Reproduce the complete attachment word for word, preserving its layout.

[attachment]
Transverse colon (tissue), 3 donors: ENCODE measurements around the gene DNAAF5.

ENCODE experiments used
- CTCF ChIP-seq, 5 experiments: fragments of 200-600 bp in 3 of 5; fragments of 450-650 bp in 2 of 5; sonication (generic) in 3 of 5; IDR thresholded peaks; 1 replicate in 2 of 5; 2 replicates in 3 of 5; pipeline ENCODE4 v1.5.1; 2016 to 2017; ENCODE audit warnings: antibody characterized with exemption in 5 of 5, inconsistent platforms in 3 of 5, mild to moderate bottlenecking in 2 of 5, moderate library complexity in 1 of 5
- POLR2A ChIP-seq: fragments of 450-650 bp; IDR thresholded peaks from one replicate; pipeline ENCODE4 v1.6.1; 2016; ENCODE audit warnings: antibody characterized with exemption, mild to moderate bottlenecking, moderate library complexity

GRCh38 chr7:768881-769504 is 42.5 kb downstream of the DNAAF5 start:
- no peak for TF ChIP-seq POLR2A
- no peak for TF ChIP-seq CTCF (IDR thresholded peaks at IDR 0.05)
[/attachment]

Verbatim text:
Transverse colon (tissue), 3 donors: ENCODE measurements around the gene DNAAF5.

ENCODE experiments used
- CTCF ChIP-seq, 5 experiments: fragments of 200-600 bp in 3 of 5; fragments of 450-650 bp in 2 of 5; sonication (generic) in 3 of 5; IDR thresholded peaks; 1 replicate in 2 of 5; 2 replicates in 3 of 5; pipeline ENCODE4 v1.5.1; 2016 to 2017; ENCODE audit warnings: antibody characterized with exemption in 5 of 5, inconsistent platforms in 3 of 5, mild to moderate bottlenecking in 2 of 5, moderate library complexity in 1 of 5
- POLR2A ChIP-seq: fragments of 450-650 bp; IDR thresholded peaks from one replicate; pipeline ENCODE4 v1.6.1; 2016; ENCODE audit warnings: antibody characterized with exemption, mild to moderate bottlenecking, moderate library complexity

GRCh38 chr7:768881-769504 is 42.5 kb downstream of the DNAAF5 start:
- no peak for TF ChIP-seq POLR2A
- no peak for TF ChIP-seq CTCF (IDR thresholded peaks at IDR 0.05)